Happy Halloween – a good day to cover the ways that vampires have come to be linked with coagulation.
Vampires, Dracula teeth and bats have become synonymous with the decorations for Halloween, but the story behind Dracula and vampires is quite interesting and goes back to the middle ages and is possibly linked to a rare blood disorder. It is not quite clear where the story of the vampires came from. There are some theories that the myths of vampires arose during the Black Death or plague as one of the symptoms of the plague was bleeding from the mouth. The vampire obviously became part of literature when Bram Stoker wrote Dracula in 1897. It is believed that some of his inspiration for the story comes from the story of Prince Vlad Tepes, a member of the Romanian Royal Family; Transylvania is in central Romania. Vlad ruled during the 14th century and was a member of the order of the Dragon, called Dracul in Romanian (derived from Draco, the latin for dragon). Vlad was a particularly bloodthirsty ruler and enjoyed impaling his enemies on wooden stakes; possibly where Stoker got the idea of a wooden stake through the heart to kill a vampire.
Some of the mythology about the appearance of a vampires possibly comes from the features of a rare blood disorder called Congenital erythropoetic prophyria. This is an inherited disease and is extremely rare but has been reported in central Europe and was thought to be due to inbreeding amongst nobility. The valleys of Transylvania is one place where cases have been reported. People suffering from porphyria have severe light sensitivity and become disfigured from scarring, they tend to only go out in the dark. Other features include shrunken gums making their canine teeth more prominent, discoloured red teeth, called erythrodontia, increased hair growth (werewolf myth) and red urine. One of the most debilitating symptoms of this condition is abdominal pain which is made worse by eating certain foods, in particular the chemicals in garlic; hence the vampire’s aversion to garlic. Surprisingly one of the things that helps their symptoms is drinking blood, the haem pigment in blood can survive the gastric acid and is absorbed in small amounts and relives the condition.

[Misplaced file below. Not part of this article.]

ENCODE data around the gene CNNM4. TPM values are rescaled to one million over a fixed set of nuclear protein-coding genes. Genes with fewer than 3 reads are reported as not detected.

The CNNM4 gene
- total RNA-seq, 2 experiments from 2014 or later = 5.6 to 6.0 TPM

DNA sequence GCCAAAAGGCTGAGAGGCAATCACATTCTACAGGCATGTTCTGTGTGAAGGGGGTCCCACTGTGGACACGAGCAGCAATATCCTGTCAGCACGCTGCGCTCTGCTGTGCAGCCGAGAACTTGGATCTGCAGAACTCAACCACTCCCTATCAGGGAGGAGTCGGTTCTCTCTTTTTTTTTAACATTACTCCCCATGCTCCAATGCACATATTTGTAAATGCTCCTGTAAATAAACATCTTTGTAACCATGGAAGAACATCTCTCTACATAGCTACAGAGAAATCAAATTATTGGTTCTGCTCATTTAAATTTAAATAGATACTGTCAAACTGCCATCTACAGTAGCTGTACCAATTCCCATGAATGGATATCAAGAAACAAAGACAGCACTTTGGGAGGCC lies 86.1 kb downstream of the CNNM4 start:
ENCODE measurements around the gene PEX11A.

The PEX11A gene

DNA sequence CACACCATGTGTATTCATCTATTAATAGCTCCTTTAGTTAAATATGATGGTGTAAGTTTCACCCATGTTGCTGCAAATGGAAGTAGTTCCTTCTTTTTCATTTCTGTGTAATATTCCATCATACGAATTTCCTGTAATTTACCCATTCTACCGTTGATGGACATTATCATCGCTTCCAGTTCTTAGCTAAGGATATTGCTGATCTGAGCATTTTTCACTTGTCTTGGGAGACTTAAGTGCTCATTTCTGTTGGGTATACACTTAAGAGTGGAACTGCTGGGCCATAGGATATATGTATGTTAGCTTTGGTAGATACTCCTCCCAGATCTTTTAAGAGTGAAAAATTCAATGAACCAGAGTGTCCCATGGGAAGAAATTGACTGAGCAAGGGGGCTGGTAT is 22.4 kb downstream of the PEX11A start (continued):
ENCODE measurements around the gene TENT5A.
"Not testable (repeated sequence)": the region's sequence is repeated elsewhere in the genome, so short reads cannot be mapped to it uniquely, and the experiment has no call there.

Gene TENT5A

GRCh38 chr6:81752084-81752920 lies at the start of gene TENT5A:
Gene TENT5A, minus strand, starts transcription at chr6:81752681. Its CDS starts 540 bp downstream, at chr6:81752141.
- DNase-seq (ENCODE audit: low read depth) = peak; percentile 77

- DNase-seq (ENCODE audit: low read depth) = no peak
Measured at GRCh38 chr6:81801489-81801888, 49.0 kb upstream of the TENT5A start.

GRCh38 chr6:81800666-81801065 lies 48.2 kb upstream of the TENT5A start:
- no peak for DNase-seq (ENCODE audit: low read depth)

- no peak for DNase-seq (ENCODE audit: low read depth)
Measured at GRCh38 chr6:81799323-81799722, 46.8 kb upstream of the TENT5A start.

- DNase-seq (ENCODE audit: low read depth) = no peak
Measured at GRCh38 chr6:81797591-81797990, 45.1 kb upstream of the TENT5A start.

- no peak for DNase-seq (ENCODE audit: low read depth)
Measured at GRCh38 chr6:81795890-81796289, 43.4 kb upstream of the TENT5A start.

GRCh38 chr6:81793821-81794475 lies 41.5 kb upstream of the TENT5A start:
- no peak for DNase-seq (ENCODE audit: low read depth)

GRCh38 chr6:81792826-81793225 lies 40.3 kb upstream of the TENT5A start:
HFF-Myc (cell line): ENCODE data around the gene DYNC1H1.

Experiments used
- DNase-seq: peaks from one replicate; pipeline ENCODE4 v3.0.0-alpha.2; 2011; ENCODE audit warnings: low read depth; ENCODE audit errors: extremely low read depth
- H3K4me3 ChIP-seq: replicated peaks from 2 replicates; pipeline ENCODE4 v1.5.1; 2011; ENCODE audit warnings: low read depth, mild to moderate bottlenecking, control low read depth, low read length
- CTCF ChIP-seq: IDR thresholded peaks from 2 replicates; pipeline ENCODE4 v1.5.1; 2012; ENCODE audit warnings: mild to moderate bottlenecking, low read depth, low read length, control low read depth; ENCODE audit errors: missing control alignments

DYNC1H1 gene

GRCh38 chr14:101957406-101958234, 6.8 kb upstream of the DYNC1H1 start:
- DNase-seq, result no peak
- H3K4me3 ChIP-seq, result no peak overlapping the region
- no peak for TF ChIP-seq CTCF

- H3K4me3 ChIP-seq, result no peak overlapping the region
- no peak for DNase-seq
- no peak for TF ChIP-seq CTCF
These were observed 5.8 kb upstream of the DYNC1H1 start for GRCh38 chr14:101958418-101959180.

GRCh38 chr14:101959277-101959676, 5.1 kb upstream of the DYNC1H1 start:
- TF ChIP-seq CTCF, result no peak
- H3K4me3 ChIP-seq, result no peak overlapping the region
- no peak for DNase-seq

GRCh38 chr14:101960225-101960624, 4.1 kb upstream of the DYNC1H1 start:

Bats have also become linked to Halloween, in particular the vampire bat as this particular animal lives on blood, including human blood.
Vampire bats feed in total darkness and have specialised hearing to identify sleeping breathing animals and a temperature sensor in the nose to find the site where the blood vessels are closest to the surface of the skin. Some species only feed on the blood of mammals. The bat has razor sharp front teeth. It feeds by making an incision in the skin and then laps the blood from the incision. The link between vampire bats and blood clotting is in the bat’s saliva.
The saliva contains several chemicals; some act as anticoagulants, some numb the site of the bite and one is a clot buster drug that breaks down blood clots. A protein discovered in the 1990s was called Draculin and was partially characterized and shown to inhibit two of the clotting factors in the clotting pathway, but more recently the true nature of this protein is less certain. Another protein that inhibits different clotting factors has also been purified from bat saliva. This is known as Desmolaris and was characterised in 2013.
As well as an anticoagulant to stop clotting, the bat saliva also contains a clot busting chemical which breaks down blood clots to keep the blood flowing, it also enables the bat to regurgitate unclotted blood to feed their young. This chemical, called Desmoteplase has the most potential for use in clinical practice. It is more active than tPA, which is the standard treatment widely used to treat heart attacks and strokes. Desmoteplase is undergoing clinical trials at the moment. As the nature of the first protein named Draculin is uncertain, many people, including the press, have nicknamed this new clot busting drug, Draculin too.